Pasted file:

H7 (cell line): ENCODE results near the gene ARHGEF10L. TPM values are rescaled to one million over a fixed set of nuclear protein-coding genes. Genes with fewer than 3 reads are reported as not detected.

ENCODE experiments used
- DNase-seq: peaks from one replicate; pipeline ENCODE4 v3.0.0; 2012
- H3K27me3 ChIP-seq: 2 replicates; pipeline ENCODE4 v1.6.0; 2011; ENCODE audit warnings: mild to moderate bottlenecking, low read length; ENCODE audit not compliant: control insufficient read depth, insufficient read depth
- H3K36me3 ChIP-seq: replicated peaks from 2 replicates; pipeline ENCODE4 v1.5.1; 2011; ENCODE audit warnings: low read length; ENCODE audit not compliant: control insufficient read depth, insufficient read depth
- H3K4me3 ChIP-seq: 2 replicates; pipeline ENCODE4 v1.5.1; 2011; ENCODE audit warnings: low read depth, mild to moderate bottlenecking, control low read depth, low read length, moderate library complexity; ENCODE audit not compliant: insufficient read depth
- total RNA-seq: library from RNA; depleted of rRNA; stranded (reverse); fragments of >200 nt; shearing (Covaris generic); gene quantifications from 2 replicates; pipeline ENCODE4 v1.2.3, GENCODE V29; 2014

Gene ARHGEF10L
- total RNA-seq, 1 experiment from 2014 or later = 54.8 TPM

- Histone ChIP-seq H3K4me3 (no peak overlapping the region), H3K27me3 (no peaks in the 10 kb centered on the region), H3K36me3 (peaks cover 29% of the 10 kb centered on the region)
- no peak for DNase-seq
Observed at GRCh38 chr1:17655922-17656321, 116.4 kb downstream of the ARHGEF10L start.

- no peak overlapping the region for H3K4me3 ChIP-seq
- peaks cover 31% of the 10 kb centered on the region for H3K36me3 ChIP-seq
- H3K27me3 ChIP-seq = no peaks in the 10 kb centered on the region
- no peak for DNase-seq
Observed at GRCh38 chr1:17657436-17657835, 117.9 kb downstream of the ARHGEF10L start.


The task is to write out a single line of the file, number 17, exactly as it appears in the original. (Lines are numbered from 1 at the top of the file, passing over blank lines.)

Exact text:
Observed at GRCh38 chr1:17657436-17657835, 117.9 kb downstream of the ARHGEF10L start.